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Hardin Park fourth graders stand with Godfrey Masauli, a paraglider from Malawi, during a visit to the school. Photo submitted.



Originally published: 2013-09-27 12:39:59
Last modified: 2013-09-27 12:44:27

Malawian paraglider visits Hardin Park

Godfrey Masauli is the first paraglider from the small African nation of Malawi. Last week, he also became the first person from Malawi to teach kite-making in Watauga County.


Joined by Rich Campbell, director of outdoor programs at Appalachian State University, Masauli went to Hardin Park School to talk to fourth-graders about kites and realizing their dreams. 


Using old newspapers, sticks, tape, string, pieces of old plastic shopping bags (to make the tails) -- and directions from Masauli and Campbell -- the students built their own kites in school and then flew their new creations on the playground. 


Masauli's visit Sept. 18 was arranged through the ASU Office of Arts and Cultural Programs and received rave reviews from students and teachers alike.


"I love it when we have the opportunity to expose our students to different cultures and help them realize how we can all learn from each other," said Corrie Freeman, a fourth grade teacher at Hardin Park. "The film Godfrey showed, the presentation he gave and the activities we shared were wonderful ways to engage students and provided a very enriching experience for all of us." 


Among the things that Freeman and her students learned is what a remarkable chain of events lead up to this "awesome" day at Hardin Park.


Masauli, who lives in a small village outside Blantyre, Malawi, was introduced to paragliding by Canadian filmmaker and paraglider Benjamin Jordan.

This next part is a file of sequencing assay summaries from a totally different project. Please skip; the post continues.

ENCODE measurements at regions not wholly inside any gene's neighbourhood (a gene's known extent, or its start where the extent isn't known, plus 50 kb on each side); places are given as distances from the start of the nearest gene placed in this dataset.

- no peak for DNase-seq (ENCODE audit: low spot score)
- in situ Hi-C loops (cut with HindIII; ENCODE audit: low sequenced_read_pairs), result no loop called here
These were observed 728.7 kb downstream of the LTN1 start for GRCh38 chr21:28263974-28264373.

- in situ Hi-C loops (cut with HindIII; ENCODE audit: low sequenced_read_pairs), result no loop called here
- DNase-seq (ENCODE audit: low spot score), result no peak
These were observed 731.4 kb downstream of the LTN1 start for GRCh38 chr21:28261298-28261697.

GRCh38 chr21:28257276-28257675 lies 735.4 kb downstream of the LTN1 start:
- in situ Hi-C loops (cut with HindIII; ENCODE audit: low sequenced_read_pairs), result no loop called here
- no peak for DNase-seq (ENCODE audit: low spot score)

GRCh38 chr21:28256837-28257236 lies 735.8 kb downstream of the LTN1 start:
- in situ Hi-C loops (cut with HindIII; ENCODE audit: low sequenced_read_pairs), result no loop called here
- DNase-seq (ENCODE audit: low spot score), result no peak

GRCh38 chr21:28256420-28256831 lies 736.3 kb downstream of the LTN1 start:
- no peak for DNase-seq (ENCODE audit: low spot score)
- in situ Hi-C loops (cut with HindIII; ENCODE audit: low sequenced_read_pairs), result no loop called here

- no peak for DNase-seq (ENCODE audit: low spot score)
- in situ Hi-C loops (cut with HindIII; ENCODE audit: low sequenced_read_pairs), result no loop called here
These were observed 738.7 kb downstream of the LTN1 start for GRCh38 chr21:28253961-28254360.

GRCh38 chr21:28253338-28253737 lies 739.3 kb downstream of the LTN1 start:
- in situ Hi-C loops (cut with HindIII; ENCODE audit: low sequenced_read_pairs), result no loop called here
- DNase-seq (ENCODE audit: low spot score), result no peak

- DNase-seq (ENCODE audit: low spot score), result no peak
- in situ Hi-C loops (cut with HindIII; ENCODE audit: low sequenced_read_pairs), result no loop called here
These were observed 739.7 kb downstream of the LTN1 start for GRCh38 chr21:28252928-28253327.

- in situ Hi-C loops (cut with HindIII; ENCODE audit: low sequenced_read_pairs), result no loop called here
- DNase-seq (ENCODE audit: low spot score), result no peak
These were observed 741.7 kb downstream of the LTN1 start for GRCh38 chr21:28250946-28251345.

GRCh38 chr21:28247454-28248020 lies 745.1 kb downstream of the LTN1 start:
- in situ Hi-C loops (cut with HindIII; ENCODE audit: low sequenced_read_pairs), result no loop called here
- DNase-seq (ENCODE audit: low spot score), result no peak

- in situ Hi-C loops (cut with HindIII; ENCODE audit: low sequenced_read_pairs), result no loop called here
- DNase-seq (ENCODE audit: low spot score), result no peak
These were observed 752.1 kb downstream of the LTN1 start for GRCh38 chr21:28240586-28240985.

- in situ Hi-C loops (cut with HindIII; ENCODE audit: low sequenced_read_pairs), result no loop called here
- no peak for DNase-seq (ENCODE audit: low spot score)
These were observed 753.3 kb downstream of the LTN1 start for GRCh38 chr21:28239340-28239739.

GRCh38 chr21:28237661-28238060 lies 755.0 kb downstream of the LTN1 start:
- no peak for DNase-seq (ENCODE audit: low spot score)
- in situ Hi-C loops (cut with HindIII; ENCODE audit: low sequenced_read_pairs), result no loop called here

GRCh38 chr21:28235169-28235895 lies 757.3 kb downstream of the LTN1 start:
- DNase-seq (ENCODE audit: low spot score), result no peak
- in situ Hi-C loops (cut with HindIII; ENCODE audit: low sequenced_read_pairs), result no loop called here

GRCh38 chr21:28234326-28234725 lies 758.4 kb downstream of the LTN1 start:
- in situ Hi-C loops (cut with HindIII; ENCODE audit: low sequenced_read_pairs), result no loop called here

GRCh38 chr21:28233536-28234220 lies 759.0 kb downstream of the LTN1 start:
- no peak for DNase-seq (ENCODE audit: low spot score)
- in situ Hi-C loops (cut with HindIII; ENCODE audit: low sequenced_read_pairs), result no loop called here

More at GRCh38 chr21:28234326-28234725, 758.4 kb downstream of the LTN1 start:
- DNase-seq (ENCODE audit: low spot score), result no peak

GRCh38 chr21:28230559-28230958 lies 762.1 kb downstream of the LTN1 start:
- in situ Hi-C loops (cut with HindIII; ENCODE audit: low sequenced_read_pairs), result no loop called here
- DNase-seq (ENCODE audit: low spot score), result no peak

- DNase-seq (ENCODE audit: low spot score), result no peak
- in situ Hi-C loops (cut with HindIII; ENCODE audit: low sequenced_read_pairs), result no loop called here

Jordan was in Malawi teaching children how to make and fly kites when he met Masauli. The pair soon began to tour the country by bike, giving kite workshops at schools while Masauli trained with Jordan to become a paraglider along the way. 


Masauli's uncle was one of the first black men to fly airplanes in Malawi, and Masauli had long dreamed of becoming a pilot. When the uncle's business collapsed in the wake of the country's economic troubles in the 1990s, the uncle was forced to give up flying, and it looked as though Masauli would have to give up his dream to fly.  Masauli was working in construction and selling charcoal on the side to make ends meet when he met Jordan.


After training with Jordan during their travels, Masauli realized his dream of flight by paragliding from the highest mountain in his country. For Jordan, it was the makings of a documentary film, "The Boy Who Could Fly." That film is part of the Banff Mountain Film Festival, and the film's showing at ASU is what brought Masauli to Boone.


Masauli's new goal is to create a paragliding school in Malawi. The "School of Dreams" will be a place where he hopes students will learn not only how to fly, but how to set goals, face up to challenges and overcome fears that could hold them back. 


What he most hopes they will learn is the message he shared at Hardin Park in Chichewa and English:  "Ndizotheka. (It is possible.) If you have a dream, hold it in your heart. You can achieve it."


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